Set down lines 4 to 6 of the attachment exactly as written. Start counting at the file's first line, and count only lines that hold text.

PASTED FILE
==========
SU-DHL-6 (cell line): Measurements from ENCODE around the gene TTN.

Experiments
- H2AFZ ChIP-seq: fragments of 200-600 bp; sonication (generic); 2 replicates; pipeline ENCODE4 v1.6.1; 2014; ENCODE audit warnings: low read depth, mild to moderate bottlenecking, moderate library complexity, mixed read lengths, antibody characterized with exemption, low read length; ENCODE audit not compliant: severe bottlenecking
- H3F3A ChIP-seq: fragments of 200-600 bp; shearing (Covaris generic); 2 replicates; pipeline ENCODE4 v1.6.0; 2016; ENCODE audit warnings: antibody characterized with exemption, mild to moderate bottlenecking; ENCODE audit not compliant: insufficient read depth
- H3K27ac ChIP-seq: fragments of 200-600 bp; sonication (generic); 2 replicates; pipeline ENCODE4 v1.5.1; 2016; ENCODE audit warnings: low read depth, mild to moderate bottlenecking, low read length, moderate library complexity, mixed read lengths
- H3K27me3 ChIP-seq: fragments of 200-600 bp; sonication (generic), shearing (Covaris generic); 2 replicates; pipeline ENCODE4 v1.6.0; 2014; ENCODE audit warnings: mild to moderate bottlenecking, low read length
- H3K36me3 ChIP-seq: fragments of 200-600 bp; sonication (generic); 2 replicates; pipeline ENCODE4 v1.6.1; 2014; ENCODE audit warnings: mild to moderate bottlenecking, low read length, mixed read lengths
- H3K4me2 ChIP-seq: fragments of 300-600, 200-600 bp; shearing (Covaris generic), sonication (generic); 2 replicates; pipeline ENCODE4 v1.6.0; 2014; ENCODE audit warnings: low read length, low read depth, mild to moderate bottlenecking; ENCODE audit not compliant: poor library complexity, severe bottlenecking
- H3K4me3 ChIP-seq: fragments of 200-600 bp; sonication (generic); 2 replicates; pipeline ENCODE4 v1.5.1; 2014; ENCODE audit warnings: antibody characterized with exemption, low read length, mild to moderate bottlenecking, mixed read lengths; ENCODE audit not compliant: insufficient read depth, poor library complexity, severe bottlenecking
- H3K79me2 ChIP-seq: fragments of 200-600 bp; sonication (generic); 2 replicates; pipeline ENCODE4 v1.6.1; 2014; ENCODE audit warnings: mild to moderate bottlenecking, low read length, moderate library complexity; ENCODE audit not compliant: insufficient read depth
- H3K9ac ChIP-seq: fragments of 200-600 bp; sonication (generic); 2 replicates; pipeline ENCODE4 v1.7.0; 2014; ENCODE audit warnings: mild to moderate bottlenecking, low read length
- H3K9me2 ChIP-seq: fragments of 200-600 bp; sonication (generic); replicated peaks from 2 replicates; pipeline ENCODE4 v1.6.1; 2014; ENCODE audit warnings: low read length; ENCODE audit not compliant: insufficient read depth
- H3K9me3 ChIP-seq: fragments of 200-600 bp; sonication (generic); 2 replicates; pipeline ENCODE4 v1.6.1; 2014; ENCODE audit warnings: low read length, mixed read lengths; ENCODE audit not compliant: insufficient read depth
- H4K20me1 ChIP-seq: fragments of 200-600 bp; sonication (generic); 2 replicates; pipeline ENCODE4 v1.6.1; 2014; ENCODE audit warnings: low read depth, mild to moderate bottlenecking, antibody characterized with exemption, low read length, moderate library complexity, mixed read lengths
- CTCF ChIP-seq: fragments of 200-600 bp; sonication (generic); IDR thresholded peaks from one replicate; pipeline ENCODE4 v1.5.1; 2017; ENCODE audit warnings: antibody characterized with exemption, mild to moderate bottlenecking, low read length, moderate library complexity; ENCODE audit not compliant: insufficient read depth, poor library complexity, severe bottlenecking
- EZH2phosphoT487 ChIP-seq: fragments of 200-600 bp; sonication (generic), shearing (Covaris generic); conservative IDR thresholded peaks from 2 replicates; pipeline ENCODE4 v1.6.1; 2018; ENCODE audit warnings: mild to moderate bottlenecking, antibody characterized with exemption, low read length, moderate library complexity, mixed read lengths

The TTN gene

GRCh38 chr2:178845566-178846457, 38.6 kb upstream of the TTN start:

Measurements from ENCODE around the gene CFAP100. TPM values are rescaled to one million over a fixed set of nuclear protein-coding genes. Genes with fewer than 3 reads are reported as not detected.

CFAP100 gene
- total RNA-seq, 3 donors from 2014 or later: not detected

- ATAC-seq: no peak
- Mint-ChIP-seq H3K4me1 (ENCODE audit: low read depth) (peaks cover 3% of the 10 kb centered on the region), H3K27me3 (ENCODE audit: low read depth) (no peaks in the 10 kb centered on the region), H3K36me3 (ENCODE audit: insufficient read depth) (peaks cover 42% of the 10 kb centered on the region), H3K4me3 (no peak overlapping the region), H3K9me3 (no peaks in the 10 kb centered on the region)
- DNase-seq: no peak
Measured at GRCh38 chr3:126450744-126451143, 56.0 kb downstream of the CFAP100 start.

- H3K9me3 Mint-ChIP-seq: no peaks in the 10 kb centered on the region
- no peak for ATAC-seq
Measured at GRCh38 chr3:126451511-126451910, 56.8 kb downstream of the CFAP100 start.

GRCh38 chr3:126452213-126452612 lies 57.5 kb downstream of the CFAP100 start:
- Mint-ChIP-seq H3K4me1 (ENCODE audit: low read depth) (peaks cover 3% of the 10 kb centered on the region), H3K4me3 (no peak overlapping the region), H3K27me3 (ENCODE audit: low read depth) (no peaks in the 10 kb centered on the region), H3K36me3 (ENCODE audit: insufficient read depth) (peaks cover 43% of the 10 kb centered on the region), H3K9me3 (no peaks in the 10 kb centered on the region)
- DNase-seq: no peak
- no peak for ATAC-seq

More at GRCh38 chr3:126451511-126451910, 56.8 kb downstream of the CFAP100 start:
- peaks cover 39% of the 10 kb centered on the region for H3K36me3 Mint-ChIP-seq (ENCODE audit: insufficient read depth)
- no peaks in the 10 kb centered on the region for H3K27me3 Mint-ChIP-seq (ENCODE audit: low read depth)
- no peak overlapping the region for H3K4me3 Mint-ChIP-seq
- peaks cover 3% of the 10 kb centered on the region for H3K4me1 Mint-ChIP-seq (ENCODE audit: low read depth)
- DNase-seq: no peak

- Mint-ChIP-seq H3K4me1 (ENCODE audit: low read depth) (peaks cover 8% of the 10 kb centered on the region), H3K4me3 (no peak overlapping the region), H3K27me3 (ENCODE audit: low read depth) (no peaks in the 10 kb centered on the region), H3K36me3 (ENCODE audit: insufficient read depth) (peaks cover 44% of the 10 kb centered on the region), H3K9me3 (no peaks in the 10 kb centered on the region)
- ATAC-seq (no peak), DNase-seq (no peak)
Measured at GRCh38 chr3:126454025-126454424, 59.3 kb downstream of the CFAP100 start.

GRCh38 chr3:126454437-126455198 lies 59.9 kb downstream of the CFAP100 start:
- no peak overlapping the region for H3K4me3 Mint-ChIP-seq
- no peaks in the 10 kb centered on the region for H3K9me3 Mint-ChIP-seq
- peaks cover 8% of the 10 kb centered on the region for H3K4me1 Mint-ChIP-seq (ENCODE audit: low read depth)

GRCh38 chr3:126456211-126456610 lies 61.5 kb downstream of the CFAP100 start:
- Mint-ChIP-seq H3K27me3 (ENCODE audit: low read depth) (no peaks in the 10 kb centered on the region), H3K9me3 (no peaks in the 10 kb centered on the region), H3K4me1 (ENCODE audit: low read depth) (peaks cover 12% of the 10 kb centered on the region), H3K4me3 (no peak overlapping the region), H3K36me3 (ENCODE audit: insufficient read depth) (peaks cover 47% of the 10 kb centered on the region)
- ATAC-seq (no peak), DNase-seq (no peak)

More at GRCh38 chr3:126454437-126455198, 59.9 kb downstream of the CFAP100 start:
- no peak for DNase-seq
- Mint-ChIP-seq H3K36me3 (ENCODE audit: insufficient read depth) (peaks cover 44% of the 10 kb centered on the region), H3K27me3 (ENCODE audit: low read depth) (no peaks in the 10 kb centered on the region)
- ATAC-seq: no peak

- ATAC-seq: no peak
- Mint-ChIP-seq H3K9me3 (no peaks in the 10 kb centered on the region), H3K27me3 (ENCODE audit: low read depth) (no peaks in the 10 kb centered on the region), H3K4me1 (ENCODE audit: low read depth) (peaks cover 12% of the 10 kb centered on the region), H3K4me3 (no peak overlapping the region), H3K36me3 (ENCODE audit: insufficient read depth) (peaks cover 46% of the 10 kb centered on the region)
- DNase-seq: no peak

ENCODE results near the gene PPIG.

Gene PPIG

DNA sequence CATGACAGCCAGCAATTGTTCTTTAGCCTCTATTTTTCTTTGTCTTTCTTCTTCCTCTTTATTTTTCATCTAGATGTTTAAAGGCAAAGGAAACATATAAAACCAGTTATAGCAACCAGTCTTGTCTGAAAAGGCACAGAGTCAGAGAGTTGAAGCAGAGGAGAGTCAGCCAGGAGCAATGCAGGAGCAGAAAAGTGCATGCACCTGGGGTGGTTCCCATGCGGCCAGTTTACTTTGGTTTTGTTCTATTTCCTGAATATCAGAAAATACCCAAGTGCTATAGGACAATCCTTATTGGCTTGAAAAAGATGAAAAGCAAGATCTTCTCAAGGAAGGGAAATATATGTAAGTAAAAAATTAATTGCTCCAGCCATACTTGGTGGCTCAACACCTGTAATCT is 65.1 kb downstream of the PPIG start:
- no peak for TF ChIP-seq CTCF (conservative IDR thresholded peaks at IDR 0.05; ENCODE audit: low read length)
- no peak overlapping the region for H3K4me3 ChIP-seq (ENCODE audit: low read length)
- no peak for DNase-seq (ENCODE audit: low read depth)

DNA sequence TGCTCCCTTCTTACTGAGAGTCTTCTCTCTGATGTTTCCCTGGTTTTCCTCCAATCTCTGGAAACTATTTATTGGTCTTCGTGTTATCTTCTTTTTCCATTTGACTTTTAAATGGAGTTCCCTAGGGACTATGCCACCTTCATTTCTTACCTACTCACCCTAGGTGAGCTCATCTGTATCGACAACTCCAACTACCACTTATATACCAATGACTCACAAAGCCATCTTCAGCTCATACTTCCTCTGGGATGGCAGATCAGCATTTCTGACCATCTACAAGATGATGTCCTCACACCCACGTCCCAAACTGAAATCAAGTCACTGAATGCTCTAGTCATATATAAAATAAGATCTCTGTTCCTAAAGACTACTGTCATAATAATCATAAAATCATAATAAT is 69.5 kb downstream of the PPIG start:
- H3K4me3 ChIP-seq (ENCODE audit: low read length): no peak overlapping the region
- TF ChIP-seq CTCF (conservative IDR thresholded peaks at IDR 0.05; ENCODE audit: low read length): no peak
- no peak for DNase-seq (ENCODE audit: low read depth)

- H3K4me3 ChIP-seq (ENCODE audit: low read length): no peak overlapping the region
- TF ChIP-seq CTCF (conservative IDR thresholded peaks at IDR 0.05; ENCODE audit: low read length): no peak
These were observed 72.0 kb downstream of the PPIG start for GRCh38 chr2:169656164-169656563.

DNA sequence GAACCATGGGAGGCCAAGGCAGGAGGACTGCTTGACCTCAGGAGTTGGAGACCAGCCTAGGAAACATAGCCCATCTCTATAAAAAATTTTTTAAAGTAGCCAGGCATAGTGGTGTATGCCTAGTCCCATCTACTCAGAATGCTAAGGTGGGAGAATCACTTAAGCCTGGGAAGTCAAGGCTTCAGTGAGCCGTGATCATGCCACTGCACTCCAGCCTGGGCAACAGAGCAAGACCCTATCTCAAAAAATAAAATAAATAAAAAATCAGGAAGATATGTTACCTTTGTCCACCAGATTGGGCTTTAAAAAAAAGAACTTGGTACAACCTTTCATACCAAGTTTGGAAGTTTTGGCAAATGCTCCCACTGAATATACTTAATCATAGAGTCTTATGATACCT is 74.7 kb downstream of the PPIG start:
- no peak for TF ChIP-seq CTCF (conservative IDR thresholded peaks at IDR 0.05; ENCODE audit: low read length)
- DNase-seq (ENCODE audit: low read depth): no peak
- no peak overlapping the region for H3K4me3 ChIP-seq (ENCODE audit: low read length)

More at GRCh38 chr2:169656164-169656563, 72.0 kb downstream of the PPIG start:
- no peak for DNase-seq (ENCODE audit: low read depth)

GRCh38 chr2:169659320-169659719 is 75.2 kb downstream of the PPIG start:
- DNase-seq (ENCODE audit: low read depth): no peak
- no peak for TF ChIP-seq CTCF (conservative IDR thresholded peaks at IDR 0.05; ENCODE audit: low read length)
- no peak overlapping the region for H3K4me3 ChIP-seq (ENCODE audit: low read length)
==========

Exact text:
- H3F3A ChIP-seq: fragments of 200-600 bp; shearing (Covaris generic); 2 replicates; pipeline ENCODE4 v1.6.0; 2016; ENCODE audit warnings: antibody characterized with exemption, mild to moderate bottlenecking; ENCODE audit not compliant: insufficient read depth
- H3K27ac ChIP-seq: fragments of 200-600 bp; sonication (generic); 2 replicates; pipeline ENCODE4 v1.5.1; 2016; ENCODE audit warnings: low read depth, mild to moderate bottlenecking, low read length, moderate library complexity, mixed read lengths
- H3K27me3 ChIP-seq: fragments of 200-600 bp; sonication (generic), shearing (Covaris generic); 2 replicates; pipeline ENCODE4 v1.6.0; 2014; ENCODE audit warnings: mild to moderate bottlenecking, low read length